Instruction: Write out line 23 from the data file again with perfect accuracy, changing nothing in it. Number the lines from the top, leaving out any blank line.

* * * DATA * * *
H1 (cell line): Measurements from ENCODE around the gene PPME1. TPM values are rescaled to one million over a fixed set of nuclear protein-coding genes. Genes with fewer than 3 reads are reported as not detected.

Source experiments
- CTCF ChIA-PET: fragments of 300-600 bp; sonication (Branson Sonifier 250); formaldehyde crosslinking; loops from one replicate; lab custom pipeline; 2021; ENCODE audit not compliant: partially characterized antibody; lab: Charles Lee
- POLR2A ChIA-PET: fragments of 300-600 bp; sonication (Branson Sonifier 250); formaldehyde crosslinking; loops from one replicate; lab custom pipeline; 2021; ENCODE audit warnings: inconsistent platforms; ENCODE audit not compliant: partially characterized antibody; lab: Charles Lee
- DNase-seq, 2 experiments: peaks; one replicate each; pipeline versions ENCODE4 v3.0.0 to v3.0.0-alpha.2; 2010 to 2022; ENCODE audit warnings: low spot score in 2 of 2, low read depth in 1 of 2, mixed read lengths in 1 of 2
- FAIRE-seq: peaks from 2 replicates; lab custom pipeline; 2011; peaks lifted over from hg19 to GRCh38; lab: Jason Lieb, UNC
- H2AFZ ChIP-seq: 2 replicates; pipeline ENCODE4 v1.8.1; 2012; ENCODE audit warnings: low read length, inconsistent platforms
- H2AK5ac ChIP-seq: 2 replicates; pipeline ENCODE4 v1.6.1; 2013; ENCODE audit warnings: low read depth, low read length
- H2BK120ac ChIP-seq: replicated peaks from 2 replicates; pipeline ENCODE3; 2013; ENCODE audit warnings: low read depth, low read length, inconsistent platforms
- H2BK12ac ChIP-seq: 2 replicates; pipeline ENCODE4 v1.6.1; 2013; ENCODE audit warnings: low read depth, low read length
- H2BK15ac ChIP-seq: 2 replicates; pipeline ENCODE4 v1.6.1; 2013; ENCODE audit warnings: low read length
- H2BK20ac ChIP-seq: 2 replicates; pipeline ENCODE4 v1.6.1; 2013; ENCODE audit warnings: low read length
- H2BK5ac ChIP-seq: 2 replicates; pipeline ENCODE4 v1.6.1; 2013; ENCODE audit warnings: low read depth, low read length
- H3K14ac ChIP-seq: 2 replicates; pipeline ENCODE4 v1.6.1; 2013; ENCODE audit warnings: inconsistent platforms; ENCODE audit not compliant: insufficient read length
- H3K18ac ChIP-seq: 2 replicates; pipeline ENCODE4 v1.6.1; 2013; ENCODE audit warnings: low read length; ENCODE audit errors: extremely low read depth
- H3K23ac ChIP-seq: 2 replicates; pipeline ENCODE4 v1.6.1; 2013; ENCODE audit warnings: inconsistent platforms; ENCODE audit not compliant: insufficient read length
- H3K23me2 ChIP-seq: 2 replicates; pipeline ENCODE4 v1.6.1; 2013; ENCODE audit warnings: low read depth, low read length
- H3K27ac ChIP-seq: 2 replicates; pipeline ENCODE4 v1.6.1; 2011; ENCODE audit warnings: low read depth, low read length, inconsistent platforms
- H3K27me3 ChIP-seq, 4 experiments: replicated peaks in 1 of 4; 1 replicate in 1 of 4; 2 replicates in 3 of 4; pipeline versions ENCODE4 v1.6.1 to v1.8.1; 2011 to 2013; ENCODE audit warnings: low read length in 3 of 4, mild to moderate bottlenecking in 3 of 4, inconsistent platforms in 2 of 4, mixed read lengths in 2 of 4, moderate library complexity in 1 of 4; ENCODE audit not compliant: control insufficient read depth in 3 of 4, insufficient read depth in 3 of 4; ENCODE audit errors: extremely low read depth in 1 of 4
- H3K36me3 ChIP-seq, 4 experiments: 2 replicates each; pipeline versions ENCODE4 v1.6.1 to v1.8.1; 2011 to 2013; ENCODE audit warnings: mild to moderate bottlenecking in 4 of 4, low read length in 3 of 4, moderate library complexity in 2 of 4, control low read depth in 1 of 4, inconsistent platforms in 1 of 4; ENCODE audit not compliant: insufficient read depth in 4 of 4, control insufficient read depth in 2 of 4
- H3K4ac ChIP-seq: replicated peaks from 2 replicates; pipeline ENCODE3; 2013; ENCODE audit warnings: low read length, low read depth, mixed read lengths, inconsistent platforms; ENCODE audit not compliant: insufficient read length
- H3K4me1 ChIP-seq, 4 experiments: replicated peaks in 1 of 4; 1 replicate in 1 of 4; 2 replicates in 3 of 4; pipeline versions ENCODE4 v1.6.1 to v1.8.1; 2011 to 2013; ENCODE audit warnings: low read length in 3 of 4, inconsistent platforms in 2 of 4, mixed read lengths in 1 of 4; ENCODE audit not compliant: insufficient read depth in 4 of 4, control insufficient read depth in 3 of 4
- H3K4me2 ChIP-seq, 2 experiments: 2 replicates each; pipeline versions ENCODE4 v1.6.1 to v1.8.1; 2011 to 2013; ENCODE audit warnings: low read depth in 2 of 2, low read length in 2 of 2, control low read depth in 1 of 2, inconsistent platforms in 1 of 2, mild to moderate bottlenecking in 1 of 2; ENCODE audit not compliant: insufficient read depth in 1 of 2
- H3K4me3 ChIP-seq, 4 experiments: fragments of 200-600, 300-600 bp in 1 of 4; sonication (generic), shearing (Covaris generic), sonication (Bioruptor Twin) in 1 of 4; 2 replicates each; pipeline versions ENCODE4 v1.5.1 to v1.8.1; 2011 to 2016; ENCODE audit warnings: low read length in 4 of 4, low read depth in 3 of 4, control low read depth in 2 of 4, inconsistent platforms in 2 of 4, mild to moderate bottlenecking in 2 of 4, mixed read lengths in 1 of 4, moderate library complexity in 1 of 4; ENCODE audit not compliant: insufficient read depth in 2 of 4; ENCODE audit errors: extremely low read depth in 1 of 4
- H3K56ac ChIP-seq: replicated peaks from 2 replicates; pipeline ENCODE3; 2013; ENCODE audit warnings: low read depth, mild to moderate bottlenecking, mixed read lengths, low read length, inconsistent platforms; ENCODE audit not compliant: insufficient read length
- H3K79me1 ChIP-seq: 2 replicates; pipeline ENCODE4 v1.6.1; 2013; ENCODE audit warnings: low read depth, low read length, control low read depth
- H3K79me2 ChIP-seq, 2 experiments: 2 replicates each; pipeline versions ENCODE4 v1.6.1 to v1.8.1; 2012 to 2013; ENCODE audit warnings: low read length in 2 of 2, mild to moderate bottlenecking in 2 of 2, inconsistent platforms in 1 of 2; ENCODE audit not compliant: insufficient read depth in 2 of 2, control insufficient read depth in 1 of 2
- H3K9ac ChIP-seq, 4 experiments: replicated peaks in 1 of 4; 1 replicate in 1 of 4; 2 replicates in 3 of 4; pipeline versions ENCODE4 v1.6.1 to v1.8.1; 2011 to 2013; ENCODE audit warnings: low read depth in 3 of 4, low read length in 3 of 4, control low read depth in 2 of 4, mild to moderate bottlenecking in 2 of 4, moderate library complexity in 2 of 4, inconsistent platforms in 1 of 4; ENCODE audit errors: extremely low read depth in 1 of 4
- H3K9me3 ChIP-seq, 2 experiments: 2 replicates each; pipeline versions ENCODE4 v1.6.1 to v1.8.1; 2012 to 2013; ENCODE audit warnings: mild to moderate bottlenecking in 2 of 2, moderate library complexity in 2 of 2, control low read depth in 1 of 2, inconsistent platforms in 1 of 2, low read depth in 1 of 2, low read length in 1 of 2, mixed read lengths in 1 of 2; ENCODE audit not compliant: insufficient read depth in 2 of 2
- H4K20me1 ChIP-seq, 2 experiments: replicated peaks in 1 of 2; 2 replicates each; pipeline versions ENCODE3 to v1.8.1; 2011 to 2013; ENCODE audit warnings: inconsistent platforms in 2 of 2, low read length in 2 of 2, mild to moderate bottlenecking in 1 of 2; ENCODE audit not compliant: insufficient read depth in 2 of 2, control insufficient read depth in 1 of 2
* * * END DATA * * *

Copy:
- H3K4me2 ChIP-seq, 2 experiments: 2 replicates each; pipeline versions ENCODE4 v1.6.1 to v1.8.1; 2011 to 2013; ENCODE audit warnings: low read depth in 2 of 2, low read length in 2 of 2, control low read depth in 1 of 2, inconsistent platforms in 1 of 2, mild to moderate bottlenecking in 1 of 2; ENCODE audit not compliant: insufficient read depth in 1 of 2